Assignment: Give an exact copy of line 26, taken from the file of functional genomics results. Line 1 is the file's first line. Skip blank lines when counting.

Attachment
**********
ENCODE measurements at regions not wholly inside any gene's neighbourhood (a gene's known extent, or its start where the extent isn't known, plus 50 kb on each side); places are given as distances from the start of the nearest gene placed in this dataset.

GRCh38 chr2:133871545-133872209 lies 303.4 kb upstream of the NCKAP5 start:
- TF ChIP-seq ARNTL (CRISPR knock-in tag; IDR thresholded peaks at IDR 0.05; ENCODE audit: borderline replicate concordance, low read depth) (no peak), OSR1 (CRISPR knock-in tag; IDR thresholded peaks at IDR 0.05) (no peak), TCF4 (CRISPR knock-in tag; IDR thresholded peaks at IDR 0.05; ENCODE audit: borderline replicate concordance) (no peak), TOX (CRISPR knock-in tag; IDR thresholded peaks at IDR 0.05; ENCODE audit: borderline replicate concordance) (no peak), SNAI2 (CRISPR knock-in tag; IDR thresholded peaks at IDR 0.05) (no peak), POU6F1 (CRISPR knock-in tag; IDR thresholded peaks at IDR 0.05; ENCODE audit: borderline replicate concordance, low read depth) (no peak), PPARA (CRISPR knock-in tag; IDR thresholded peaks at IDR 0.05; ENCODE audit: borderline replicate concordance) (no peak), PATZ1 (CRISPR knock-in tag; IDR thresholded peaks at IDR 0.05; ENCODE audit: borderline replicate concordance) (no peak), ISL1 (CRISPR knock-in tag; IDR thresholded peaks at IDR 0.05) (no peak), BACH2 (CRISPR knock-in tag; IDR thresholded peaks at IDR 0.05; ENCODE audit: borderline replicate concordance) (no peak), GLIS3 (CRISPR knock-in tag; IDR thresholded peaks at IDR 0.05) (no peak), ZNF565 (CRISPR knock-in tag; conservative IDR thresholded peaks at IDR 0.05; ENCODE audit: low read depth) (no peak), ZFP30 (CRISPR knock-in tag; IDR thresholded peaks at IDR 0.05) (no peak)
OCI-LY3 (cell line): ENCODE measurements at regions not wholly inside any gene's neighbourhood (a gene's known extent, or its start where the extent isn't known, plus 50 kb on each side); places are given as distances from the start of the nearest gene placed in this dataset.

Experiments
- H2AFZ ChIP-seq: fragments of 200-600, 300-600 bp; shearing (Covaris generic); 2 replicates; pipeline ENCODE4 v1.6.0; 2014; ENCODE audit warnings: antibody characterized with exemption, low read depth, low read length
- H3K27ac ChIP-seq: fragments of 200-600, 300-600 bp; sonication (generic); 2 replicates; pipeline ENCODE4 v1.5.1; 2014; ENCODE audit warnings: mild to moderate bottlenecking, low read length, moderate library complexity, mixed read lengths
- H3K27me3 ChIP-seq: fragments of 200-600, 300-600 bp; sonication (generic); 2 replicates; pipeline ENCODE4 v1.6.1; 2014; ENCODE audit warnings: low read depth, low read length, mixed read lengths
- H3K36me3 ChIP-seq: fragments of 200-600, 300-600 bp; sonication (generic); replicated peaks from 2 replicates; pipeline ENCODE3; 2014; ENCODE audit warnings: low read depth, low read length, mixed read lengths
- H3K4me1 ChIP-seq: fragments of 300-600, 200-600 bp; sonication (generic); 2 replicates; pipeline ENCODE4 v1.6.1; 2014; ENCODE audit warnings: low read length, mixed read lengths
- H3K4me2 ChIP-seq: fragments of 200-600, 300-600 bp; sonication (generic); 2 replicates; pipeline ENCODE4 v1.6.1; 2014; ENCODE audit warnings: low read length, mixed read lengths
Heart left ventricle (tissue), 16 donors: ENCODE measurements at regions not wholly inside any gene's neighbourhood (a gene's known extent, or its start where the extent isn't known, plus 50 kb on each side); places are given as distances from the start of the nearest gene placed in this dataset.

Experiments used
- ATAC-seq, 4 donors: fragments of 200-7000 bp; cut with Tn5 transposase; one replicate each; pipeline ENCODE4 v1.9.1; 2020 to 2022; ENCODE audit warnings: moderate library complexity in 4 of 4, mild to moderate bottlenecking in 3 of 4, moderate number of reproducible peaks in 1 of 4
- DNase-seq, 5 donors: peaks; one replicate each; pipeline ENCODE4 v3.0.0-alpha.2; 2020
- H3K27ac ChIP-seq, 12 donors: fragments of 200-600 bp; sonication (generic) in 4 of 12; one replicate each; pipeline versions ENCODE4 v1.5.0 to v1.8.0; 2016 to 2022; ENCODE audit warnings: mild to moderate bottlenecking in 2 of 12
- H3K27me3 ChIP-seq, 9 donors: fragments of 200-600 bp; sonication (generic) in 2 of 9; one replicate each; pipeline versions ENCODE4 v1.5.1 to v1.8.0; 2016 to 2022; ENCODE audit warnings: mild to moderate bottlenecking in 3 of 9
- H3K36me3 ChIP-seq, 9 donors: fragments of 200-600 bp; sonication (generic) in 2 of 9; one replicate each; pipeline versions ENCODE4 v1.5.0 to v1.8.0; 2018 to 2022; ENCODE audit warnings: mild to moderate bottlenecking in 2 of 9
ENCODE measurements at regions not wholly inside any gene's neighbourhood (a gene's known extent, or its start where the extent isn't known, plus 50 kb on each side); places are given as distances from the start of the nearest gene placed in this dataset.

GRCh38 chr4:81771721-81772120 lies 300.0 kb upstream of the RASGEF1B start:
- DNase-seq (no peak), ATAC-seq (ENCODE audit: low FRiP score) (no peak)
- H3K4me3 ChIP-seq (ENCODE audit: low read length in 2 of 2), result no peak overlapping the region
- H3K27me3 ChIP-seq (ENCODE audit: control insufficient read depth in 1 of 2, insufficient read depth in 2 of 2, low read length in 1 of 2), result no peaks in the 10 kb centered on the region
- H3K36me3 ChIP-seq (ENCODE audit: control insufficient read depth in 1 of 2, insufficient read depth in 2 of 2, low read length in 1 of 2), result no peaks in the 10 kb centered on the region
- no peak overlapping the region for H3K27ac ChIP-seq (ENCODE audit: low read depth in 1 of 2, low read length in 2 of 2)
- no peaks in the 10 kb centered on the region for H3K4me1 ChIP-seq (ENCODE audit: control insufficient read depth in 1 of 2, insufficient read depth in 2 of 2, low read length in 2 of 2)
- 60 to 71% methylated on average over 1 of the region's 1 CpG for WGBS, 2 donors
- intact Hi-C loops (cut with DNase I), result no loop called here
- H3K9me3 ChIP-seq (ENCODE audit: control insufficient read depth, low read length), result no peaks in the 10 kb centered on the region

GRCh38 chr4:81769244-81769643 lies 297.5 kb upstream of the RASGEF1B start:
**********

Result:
- no peaks in the 10 kb centered on the region for H3K4me1 ChIP-seq (ENCODE audit: control insufficient read depth in 1 of 2, insufficient read depth in 2 of 2, low read length in 2 of 2)